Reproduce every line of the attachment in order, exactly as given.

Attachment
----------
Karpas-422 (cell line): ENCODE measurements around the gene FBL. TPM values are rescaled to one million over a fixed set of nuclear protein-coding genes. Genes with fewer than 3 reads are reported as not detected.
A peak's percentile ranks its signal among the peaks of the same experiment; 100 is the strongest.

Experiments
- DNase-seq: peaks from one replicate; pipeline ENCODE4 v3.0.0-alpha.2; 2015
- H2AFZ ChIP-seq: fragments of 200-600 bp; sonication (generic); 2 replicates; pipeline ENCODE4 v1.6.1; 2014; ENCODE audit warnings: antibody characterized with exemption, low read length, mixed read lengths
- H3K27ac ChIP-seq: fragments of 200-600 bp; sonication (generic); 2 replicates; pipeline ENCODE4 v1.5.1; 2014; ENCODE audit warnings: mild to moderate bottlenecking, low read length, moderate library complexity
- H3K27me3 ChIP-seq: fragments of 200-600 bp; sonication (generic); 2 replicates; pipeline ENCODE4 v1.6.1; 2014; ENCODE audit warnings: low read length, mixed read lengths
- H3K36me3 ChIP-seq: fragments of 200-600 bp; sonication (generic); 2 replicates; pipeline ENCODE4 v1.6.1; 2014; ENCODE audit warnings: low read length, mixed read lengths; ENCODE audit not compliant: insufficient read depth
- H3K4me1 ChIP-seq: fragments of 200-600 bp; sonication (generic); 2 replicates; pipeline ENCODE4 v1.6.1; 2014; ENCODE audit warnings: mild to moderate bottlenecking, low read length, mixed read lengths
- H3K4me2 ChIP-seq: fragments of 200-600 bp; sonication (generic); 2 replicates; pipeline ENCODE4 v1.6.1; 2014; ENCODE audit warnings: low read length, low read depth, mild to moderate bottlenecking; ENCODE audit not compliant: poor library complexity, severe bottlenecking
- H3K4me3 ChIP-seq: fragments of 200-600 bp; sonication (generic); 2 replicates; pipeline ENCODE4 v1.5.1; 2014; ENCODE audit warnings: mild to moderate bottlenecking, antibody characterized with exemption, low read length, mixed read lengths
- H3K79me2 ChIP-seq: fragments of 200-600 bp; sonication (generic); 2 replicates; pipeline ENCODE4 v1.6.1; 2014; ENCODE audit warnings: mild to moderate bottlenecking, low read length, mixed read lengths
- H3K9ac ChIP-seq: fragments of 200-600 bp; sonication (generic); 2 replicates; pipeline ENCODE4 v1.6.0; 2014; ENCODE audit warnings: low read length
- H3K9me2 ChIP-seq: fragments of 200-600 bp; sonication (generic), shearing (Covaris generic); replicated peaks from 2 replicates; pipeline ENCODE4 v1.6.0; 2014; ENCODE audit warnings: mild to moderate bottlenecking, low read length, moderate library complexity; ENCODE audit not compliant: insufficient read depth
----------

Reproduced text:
Karpas-422 (cell line): ENCODE measurements around the gene FBL. TPM values are rescaled to one million over a fixed set of nuclear protein-coding genes. Genes with fewer than 3 reads are reported as not detected.
A peak's percentile ranks its signal among the peaks of the same experiment; 100 is the strongest.

Experiments
- DNase-seq: peaks from one replicate; pipeline ENCODE4 v3.0.0-alpha.2; 2015
- H2AFZ ChIP-seq: fragments of 200-600 bp; sonication (generic); 2 replicates; pipeline ENCODE4 v1.6.1; 2014; ENCODE audit warnings: antibody characterized with exemption, low read length, mixed read lengths
- H3K27ac ChIP-seq: fragments of 200-600 bp; sonication (generic); 2 replicates; pipeline ENCODE4 v1.5.1; 2014; ENCODE audit warnings: mild to moderate bottlenecking, low read length, moderate library complexity
- H3K27me3 ChIP-seq: fragments of 200-600 bp; sonication (generic); 2 replicates; pipeline ENCODE4 v1.6.1; 2014; ENCODE audit warnings: low read length, mixed read lengths
- H3K36me3 ChIP-seq: fragments of 200-600 bp; sonication (generic); 2 replicates; pipeline ENCODE4 v1.6.1; 2014; ENCODE audit warnings: low read length, mixed read lengths; ENCODE audit not compliant: insufficient read depth
- H3K4me1 ChIP-seq: fragments of 200-600 bp; sonication (generic); 2 replicates; pipeline ENCODE4 v1.6.1; 2014; ENCODE audit warnings: mild to moderate bottlenecking, low read length, mixed read lengths
- H3K4me2 ChIP-seq: fragments of 200-600 bp; sonication (generic); 2 replicates; pipeline ENCODE4 v1.6.1; 2014; ENCODE audit warnings: low read length, low read depth, mild to moderate bottlenecking; ENCODE audit not compliant: poor library complexity, severe bottlenecking
- H3K4me3 ChIP-seq: fragments of 200-600 bp; sonication (generic); 2 replicates; pipeline ENCODE4 v1.5.1; 2014; ENCODE audit warnings: mild to moderate bottlenecking, antibody characterized with exemption, low read length, mixed read lengths
- H3K79me2 ChIP-seq: fragments of 200-600 bp; sonication (generic); 2 replicates; pipeline ENCODE4 v1.6.1; 2014; ENCODE audit warnings: mild to moderate bottlenecking, low read length, mixed read lengths
- H3K9ac ChIP-seq: fragments of 200-600 bp; sonication (generic); 2 replicates; pipeline ENCODE4 v1.6.0; 2014; ENCODE audit warnings: low read length
- H3K9me2 ChIP-seq: fragments of 200-600 bp; sonication (generic), shearing (Covaris generic); replicated peaks from 2 replicates; pipeline ENCODE4 v1.6.0; 2014; ENCODE audit warnings: mild to moderate bottlenecking, low read length, moderate library complexity; ENCODE audit not compliant: insufficient read depth